DMin, Drew University

 

Lawrence Barclay

BA, MA, Harding University

MTh, Harding School of Theology

 

Thomas P. Brinkman

BS, Troy University at Montgomery

JD, Thomas Goode Jones School of Law

 

Dewayne Bryant

BA, MA, Lipscomb University

MABS, Reformed Theological Seminary

MA, Trinity International University

 

Ted Burleson

AA, MMin, Freed-Hardeman University

BA, MDiv, Lipscomb University

DMin, Harding School of Theology

 

Anna Cates

BA, Asbury College

MFA, National University

MA, PhD, Indiana State University

 

James Crabtree

BS, Faulkner University

MEd, Abilene Christian University

MS, Amridge University

EdD, Auburn University

 

Robert Curry

BS, Freed-Hardeman University

MS, MDiv, Amridge University

 

Jonathan Davis

BEE, Georgia Institute of Technology

MMFT, Abilene Christian University

PhD, Purdue University

 

Regina S. Davis

BS, Alabama State University

MS, Troy University

 

Eric Dishongh

BA, Harding University

MA, New Orleans Baptist Theological Seminary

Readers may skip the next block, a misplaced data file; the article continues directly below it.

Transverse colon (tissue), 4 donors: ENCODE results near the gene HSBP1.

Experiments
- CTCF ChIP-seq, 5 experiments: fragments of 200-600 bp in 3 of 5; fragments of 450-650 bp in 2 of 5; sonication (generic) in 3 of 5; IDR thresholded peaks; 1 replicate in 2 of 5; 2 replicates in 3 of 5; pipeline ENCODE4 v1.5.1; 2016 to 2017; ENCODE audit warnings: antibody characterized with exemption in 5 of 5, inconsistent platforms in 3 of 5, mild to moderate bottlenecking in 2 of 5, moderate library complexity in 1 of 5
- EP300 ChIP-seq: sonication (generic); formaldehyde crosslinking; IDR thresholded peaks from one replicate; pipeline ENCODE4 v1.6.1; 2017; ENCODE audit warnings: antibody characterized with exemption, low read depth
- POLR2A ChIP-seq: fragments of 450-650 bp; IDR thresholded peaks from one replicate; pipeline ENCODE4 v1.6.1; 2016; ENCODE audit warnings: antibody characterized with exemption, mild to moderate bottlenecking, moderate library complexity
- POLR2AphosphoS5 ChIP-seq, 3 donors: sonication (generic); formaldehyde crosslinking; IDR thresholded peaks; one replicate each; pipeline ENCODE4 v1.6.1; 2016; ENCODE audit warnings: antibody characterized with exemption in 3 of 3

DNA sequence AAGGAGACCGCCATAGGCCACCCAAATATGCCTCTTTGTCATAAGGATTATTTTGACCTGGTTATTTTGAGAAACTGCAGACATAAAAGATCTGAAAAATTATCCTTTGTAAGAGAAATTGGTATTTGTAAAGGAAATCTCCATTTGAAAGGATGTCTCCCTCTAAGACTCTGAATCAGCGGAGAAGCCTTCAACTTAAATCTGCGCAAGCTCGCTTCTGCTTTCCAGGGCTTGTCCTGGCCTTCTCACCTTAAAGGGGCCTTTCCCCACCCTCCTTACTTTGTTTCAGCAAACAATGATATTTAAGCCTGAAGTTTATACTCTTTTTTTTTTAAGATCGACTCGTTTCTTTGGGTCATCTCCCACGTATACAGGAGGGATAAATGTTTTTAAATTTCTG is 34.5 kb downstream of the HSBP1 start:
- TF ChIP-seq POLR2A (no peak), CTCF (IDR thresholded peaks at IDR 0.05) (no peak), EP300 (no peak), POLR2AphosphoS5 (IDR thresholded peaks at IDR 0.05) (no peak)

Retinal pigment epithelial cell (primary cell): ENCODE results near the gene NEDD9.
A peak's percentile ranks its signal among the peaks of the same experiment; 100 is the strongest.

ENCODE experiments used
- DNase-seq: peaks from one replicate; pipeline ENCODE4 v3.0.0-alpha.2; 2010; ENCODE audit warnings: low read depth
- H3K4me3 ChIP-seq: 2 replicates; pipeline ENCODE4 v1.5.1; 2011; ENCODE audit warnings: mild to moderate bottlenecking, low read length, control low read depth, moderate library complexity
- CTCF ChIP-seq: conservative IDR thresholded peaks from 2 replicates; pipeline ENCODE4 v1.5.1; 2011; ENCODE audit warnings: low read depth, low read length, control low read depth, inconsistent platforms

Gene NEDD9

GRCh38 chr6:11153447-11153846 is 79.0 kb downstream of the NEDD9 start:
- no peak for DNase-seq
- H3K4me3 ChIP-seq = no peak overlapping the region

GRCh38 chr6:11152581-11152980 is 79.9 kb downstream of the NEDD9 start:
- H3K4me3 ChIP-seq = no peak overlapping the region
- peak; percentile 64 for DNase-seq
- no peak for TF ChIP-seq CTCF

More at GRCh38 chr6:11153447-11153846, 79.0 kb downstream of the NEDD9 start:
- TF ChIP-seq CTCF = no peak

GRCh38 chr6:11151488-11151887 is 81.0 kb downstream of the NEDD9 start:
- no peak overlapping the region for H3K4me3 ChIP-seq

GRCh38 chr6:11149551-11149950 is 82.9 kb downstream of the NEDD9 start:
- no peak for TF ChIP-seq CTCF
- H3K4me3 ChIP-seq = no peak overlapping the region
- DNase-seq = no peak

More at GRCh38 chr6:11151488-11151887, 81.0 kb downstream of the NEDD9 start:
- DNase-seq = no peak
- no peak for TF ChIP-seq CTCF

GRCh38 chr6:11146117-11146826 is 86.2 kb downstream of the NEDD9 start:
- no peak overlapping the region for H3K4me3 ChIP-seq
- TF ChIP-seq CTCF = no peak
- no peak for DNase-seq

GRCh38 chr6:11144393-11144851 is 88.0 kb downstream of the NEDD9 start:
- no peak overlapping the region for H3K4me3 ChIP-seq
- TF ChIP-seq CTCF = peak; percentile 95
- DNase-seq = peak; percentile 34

PhD, Amridge University

 

John Demar Elam, Sr.

BS, Faulkner University

MS, MDiv, Amridge University

DMin, Erskine Theological Seminary

 

Leon Estep

BA, MS, MDiv, Amridge University

DMin, Erskine Theological Seminary

 

Daniel Fletcher

AS, Florida Community College

BA, MA, MDiv, Lipscomb University

PhD, Westminster Theological Seminary

 

James Gee

AA, Cleveland State Community College

BA, MA, Lipscomb University

MDiv, Amridge University

 

Scott Paul Graverson

AAS, Community College of the Air Force

BGS, MBA, William Carey College

PhD, Capella University

 

Terry E. Gunnells

BA, Point University

MA, MTh, Amridge University

DMin, Lutheran Theological Southern Seminary

 

Cynthia Guy

AA, MA, Freed-Hardeman University

BA, MA, Heritage Christian University

PhD, Trinity Theological Seminary

 

Steven Guy

AA, Freed-Hardeman University

BA, Oklahoma Christian University

MS, MDiv, Pepperdine University

DMin, Harding School of Theology

 

Suzanne Hanna

BS, PhD, Brigham Young University

MS, University of Utah

 

Thomas P. "Pat" Hardeman

BA, Murray State University

MTh, Amridge University

MA, PhD, University of Illinois

 

Jeffry Harmon

BS, Rider University

MBA, University of Phoenix

Kerri Harris

BS, MM, Fontbonne College 

 

Richard Heinzman

BS, University of Illinois

MA, Webster University

JD, Thomas Goode Jones School of Law

 

David Hester

BA, Freed-Hardeman University

MA, Amridge University  

 

Natasha Holland

BA, Auburn University at Montgomery

BA, MA, Komi State Pedagogical Institute

 

Tom Holland